Whitefish voters are being asked, again, to pass a bond to renovate and expand the local high school. Previous bond requests over the past decade have failed, the most recent in 2008. This time the city, school, and private funds have been committed to the project to bring down the cost being requested from the tax payer.
The wide foyer of Whitefish High’s main entryway is lined on both sides with glass cases filled with trophies, medals and awards students have brought back to the school over the decades. Spanning the floor between the cases fold-able lunch tables line up, because the entryway doubles as a cafeteria for Whitefish High.
“One of the big, most obvious changes to this area; there will actually be a full scale cafeteria dining area,” said Bayard Dominick of Steeplechase Development Partners of Whitefish. A few years ago the school board hired Steeplechase to help them look at how to update the building.
Dominick said one classroom wing built in the mid 1950’s and another built in the late 1970’s would be replaced with all new classroom space where the current parking lot sits. He said the plan works within 40-percent of the existing footprint, with 60-percent being replaced with new construction.
This bond request represents the culmination of more than two years of work to find a way to update the school with the backing of the community. A 2008 bond request $21.5-million failed. Since then the city has committed Tax Increment Funds as has the school district, the district received a state grant, private donations and redesign have combined to bring down the total cost to $19-million, with $14-million being requested from tax payers.
Steeplechase put out plans for public comment, and put together a Future’s Committee made up of teachers, parents and community members to come up with the current design plan.
“It’s really been an evolution,” Dominick said, “the aesthetic of the school has changed based on the feedback from the community, the elements within the school have changed in terms of the program we went through a very long, detailed sort of community outreach to try to get their feedback in; this plan responds to the feedback we’ve gotten from the community and the faculty.”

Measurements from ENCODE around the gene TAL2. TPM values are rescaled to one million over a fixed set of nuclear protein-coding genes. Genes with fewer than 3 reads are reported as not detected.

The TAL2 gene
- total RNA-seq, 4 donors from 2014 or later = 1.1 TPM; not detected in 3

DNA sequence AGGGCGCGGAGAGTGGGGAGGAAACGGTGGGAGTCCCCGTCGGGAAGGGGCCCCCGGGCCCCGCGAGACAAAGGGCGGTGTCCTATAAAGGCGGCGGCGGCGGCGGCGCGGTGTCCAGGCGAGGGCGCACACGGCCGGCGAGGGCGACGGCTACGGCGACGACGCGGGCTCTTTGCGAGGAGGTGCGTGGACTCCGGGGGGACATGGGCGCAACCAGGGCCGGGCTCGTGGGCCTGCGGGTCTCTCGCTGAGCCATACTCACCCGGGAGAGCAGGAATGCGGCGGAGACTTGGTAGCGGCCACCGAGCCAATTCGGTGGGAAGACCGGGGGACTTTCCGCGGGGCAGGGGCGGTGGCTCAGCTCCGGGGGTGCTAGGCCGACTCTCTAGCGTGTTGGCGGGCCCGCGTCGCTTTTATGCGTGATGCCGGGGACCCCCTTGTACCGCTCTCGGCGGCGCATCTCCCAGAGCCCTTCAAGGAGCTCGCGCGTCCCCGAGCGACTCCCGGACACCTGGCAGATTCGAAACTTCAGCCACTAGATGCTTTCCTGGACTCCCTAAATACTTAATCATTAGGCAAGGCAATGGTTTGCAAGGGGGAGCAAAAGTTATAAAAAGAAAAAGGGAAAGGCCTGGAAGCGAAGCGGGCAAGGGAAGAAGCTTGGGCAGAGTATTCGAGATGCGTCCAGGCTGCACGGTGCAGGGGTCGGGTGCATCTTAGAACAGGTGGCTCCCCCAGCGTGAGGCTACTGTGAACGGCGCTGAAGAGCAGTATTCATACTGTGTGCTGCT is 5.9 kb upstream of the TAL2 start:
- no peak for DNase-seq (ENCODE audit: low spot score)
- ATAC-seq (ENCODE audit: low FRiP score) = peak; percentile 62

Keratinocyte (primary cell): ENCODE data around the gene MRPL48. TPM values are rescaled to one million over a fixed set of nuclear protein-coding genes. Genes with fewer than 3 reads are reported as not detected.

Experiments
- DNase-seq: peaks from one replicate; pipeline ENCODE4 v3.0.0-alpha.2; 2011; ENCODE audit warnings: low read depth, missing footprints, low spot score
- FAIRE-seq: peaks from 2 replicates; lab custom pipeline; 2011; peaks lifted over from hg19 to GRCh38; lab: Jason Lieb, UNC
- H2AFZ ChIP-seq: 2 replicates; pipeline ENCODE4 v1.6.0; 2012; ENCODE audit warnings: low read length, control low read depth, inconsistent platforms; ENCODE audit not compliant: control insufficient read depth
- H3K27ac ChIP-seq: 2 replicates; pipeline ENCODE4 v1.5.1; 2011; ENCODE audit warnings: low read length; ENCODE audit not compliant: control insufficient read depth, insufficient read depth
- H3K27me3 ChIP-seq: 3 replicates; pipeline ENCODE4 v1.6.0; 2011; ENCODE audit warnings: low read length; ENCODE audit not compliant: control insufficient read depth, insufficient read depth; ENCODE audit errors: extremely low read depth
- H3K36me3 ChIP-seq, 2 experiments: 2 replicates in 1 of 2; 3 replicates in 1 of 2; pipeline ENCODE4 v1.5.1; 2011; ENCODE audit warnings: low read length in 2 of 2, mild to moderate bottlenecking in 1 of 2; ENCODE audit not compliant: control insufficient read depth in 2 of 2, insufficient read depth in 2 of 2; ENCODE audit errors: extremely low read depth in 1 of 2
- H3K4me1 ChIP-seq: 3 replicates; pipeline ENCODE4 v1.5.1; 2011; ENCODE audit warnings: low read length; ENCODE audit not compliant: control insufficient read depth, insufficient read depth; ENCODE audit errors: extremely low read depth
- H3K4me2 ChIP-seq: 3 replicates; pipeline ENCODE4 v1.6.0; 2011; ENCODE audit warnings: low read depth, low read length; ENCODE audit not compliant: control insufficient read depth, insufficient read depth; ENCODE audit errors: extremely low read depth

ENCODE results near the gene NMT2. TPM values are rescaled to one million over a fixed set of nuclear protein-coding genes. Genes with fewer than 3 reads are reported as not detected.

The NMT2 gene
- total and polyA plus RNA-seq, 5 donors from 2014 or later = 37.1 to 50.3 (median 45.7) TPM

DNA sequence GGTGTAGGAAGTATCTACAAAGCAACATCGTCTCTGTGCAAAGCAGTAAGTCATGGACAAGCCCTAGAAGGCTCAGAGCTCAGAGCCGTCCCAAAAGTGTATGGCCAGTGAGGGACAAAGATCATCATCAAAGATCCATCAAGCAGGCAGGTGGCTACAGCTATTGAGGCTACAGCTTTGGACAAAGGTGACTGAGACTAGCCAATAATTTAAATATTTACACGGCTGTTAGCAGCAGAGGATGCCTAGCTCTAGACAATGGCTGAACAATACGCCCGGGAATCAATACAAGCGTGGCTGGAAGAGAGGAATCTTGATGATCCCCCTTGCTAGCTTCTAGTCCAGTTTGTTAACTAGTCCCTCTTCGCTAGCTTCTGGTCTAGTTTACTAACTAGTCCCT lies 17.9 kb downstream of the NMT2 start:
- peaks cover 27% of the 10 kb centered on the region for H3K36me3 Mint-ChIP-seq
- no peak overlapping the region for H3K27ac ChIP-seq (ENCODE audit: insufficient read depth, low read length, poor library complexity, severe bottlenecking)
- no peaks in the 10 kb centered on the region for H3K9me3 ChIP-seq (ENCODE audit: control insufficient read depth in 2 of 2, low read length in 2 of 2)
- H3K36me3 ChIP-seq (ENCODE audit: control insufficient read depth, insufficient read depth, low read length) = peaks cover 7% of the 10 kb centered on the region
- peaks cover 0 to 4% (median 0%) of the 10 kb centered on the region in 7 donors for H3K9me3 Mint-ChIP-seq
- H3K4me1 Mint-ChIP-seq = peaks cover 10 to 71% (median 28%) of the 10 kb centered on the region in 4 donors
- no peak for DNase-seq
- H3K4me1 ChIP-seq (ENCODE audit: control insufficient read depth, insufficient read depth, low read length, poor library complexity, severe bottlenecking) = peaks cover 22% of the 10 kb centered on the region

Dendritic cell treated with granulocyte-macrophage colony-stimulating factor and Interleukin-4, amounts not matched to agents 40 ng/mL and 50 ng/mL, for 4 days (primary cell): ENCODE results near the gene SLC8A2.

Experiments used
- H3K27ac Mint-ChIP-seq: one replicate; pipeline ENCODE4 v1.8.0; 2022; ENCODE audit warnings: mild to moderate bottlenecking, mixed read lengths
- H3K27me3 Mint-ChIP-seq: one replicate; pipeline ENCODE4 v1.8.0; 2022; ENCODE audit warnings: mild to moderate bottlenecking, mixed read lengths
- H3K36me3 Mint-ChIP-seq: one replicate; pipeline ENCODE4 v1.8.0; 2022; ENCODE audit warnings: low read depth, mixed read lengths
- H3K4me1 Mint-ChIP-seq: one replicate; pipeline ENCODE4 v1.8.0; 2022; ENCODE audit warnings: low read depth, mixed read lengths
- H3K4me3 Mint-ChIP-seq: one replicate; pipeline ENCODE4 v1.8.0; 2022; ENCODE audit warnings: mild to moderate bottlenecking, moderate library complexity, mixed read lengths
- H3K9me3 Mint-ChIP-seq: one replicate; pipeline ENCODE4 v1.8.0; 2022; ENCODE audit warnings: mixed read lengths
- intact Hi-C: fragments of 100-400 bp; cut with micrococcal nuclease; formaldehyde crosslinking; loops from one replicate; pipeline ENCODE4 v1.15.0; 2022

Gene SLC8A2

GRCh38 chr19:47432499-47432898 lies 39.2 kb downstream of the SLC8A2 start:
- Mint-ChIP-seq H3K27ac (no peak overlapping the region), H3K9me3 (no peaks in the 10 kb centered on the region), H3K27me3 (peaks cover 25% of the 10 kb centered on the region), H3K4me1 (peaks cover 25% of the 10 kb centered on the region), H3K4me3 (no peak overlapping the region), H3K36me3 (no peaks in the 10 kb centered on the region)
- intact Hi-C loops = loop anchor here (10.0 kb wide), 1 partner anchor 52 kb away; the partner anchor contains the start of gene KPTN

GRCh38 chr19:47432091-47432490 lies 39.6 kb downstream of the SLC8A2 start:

Keeping classwork from being disrupted during construction is among the feedback the futures Committee received. Dominick said they address this by building new classroom space instead of reworking old space. A program element that changed in response to feedback is the inclusion of a space large enough for lectures, standardized testing, and performance. The changes also make room for new technology and teaching methods.
Dominick said the current classroom space and layout was designed for another era, “it was really designed in the old Ford factory model of education where it was all square boxes designed to have 30 kids sitting at desks watching a teacher giving a lecture in a really old style education where kids would just take notes, listen to lectures, and then be tested once a week, or once a month to regurgitate the information that they learned.”
Principal of Whitefish High Dave Carlson said now they like to present a topic using a cross-discipline teaching method “that’s often referred to as co-curricular, and it’s nothing new, it’s been going on for a number of years, however, we’ve not been able to do it in this building because of the size and restrictions we have.”
The design also calls for bringing the building up to code for seismic concerns, emergency lighting, fire suppression sprinklers, and accessibility. Ballots went out Tuesday and are due back by March 15th.